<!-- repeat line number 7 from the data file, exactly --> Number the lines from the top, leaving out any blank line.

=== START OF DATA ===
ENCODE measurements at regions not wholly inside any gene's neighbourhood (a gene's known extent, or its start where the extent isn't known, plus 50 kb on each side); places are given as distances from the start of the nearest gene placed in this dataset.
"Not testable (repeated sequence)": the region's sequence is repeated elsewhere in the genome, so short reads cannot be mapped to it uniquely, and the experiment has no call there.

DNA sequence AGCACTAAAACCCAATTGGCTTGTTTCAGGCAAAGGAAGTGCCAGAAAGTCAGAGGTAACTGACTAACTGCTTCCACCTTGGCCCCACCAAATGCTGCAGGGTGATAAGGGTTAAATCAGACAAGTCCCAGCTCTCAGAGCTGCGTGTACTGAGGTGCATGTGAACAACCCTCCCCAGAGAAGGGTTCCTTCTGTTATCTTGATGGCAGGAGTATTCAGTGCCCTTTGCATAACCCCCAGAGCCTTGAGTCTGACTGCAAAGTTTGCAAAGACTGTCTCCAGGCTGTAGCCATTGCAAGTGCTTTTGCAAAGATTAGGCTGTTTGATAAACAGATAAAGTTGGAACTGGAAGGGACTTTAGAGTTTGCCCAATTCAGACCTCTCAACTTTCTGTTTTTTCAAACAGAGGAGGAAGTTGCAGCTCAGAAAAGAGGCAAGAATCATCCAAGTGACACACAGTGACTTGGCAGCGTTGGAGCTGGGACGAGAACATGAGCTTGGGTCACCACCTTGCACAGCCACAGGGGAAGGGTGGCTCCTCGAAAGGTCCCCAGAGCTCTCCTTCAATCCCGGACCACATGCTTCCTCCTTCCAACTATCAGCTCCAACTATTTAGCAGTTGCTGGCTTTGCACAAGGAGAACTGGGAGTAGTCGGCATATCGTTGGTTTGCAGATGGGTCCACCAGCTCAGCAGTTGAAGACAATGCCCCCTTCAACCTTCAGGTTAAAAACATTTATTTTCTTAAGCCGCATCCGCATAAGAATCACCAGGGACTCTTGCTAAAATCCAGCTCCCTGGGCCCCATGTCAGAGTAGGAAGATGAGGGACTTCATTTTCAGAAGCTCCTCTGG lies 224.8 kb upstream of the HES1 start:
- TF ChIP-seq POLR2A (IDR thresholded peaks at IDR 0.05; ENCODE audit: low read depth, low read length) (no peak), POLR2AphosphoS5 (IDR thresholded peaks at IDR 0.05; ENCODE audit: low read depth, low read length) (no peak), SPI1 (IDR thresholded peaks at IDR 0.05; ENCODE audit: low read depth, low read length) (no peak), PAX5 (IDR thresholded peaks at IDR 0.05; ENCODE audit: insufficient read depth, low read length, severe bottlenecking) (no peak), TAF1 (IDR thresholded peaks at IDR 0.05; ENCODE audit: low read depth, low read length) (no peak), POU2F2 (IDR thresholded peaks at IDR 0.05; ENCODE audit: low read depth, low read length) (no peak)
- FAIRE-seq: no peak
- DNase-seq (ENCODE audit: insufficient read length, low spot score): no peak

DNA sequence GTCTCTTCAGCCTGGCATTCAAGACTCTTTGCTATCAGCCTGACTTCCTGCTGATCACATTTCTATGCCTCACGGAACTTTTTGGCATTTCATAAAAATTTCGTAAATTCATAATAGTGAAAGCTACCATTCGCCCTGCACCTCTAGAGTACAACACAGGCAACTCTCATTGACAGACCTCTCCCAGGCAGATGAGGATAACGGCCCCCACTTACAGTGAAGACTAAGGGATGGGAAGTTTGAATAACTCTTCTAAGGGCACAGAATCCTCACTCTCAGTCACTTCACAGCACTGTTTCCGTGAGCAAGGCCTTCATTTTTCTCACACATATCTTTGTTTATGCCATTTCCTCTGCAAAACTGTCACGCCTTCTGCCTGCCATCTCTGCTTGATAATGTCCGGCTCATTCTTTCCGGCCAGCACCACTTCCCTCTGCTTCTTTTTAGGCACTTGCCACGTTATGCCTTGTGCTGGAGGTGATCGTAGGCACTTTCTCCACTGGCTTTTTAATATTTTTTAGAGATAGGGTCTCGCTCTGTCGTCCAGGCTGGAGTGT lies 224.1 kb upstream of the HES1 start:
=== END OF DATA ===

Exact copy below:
DNA sequence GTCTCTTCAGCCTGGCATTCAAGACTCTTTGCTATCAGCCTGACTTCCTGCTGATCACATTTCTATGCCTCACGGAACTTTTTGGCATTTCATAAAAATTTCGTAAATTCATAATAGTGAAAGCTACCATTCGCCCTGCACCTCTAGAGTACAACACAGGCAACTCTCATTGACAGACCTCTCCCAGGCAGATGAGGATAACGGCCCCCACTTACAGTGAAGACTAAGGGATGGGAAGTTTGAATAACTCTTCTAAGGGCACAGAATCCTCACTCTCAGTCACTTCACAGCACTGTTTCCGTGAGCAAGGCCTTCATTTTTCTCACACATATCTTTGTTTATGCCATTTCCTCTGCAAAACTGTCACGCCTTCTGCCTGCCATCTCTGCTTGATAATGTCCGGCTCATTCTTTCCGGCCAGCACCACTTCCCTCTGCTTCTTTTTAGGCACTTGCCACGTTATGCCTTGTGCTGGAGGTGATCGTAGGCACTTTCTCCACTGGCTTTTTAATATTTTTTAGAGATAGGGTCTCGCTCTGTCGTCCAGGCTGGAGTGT lies 224.1 kb upstream of the HES1 start: